From ice age remnants to Japanese gardens
It was a search for New Hampshire’s biggest potholes that took us to Wentworth. That may not seem like a superlative worth vying for, but these are not the kind of pothole you try to avoid on March roads. They are the kind you hike to in May.
Glacial potholes were created during the last ice age by melting glacier waterfalls that bored into the underlying bedrock. As the massive ice sheet retreated, it created a lot of water. Rivers carried sand, stones and debris that the glacier had accumulated as it scraped its way south. Where the rivers dropped, this debris collected in whirlpools at the bases of the mighty waterfalls, scouring away at the granite beneath. The rocks and sand in the swirling waters carved round holes that look as though they had been cut out by a giant ice cream scoop.
Elsewhere in the state, these potholes are found in rivers — Sculptured Rocks in Groton, The Basin in Franconia Notch and North Woodstock’s Lost River Gorge are well-known examples. But the potholes at Plummer’s Ledge in Wentworth are on dry land — they’re located on a hillside some distance above a small stream. The waterfall that carved them is long gone, leaving no riverbed in view.
It wasn’t easy to find the trail to these potholes. The sign at the edge of Buffalo Road is not right alongside the road, and it’s overgrown with foliage. Coming from Route 25, we missed it entirely. When we turned around at an unpaved road to the left and drove slowly back toward the bridge, we eventually spotted it at the edge of the woods. Once found, the trail is easy enough to follow, as it parallels the road along a steep hillside. The trail leads past the three largest potholes (one half-filled with water) at the base of low cliffs. Several more small potholes hide nearby, which are harder to find as fallen leaves and undergrowth have begun to cover them.
From this wild and overgrown hillside sculpted by nature, we drove to a scene carefully sculpted and arranged by human hands. Wentworth is not where you would expect to find a serenely beautiful Japanese garden, nor would you anticipate the size of the nursery of bonsai trees that accompanies it. These are not the miniature trees in dishes that we normally associate with bonsai. These are yard-sized bonsai trees for landscaping, and, to display how they are used, Shin-Boku Nursery owners Deb and Palmer Koelb have created a strolling garden near the entrance to the nursery.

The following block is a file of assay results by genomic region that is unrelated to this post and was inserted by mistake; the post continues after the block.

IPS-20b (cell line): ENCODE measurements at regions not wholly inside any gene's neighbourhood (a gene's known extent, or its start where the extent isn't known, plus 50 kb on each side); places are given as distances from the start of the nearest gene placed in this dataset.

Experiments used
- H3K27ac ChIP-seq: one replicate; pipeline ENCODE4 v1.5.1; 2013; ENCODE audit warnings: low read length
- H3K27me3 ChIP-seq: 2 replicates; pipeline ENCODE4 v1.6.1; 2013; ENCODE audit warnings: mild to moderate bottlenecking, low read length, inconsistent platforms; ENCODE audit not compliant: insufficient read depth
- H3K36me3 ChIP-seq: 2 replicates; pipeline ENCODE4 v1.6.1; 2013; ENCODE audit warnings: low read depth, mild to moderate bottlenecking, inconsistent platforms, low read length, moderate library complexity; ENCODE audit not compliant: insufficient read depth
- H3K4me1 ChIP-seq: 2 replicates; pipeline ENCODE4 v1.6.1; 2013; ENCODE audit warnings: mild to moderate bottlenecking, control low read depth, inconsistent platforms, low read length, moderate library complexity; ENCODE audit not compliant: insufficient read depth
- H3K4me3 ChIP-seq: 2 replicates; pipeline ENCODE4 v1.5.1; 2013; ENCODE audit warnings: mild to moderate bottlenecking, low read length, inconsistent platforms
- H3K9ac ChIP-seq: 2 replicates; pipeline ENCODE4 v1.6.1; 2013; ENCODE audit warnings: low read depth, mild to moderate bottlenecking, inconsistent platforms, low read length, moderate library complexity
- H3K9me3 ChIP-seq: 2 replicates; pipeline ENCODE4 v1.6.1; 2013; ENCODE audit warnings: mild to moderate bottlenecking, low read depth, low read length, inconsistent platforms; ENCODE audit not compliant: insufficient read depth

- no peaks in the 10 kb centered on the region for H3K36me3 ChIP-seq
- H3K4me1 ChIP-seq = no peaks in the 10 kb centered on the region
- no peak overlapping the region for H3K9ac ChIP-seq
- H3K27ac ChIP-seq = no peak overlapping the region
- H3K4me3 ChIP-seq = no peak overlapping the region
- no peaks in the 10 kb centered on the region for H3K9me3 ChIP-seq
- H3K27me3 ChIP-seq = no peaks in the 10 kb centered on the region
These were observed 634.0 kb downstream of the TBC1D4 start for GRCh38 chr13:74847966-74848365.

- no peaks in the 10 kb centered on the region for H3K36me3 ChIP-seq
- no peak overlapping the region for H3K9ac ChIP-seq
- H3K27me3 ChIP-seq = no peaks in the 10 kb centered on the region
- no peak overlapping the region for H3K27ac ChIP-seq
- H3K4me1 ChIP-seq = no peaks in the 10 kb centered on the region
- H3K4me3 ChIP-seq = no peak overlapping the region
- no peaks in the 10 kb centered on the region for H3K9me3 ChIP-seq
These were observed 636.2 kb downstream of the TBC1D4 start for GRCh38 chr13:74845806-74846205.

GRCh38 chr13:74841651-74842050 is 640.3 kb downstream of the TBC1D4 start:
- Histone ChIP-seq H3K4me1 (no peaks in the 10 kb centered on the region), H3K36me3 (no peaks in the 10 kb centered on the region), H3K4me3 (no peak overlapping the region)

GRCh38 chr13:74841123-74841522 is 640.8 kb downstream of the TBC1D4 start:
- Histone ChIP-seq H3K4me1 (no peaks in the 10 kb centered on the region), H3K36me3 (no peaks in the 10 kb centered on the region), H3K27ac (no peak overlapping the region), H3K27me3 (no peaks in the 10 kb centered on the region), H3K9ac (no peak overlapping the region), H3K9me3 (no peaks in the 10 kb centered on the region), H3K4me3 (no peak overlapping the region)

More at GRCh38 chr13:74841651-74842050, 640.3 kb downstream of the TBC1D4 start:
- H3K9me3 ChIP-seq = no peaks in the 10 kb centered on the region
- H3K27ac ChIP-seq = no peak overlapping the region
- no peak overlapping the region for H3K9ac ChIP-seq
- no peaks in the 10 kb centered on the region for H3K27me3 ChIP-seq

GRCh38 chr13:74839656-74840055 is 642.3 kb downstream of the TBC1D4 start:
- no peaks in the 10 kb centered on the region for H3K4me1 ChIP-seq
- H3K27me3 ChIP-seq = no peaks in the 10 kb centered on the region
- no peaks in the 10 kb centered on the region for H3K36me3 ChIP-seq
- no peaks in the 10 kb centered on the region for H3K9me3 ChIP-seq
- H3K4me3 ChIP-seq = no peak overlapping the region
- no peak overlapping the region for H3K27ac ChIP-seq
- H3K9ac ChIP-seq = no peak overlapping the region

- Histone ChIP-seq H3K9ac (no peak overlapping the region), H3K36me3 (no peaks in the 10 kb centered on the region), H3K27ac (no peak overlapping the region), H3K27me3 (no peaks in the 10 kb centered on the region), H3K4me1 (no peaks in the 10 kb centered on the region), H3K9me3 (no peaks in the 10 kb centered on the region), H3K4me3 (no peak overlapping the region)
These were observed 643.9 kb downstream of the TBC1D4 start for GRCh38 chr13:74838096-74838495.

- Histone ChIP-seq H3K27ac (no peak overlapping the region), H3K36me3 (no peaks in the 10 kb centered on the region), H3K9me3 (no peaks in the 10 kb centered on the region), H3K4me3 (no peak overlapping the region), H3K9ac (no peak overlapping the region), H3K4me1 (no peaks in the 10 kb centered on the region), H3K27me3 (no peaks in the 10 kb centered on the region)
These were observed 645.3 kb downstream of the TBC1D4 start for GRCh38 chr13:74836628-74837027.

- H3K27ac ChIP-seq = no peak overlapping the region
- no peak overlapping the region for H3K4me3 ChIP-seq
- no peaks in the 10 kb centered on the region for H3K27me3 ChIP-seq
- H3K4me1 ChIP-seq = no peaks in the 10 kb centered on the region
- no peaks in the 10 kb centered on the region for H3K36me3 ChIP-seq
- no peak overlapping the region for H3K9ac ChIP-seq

Here, the public is welcome to follow the paths among perfectly trained bonsai, Japanese stone lanterns and carefully chosen rocks from the Koelbs’ woods and fields. Stepping-stones lead over low berms and onto stone bridges that cross flat “pools” of crushed white marble, reminiscent of a Zen sand garden, but less fussy. A bench at one end, beside a 20-foot bonsai tree, makes a good place to sit and enjoy the serene garden landscape. We’re only reminded where we really are by the sight of Belted Galloways grazing on the hillside meadow above the garden.
Below, visitors can see rows and rows of conifers trained in the shapes characteristic of bonsai. Weeping hemlocks cascade almost to the ground, and all manner of bristly-needled evergreen varieties are being trimmed and guided into traditional bonsai forms. Beyond, fully formed bonsai trees stand in huge containers, ready for transplanting into clients’ gardens. Some of the trees are more than 80 years old.
After seeing nature’s sculptures and these artfully sculpted trees, we found another form of sculpture in Wentworth. On Route 25 near the center of town, the talented Larry Bixby carves large tree segments into native birds and animals. When we stopped, he was putting the fine touches on the face of an owl as part of his latest project: a wooden bench with a pair of delicately rendered owls perched on each armrest. Bixby does the expected bears, but the finesse of his work lifts chainsaw carving into a fine art.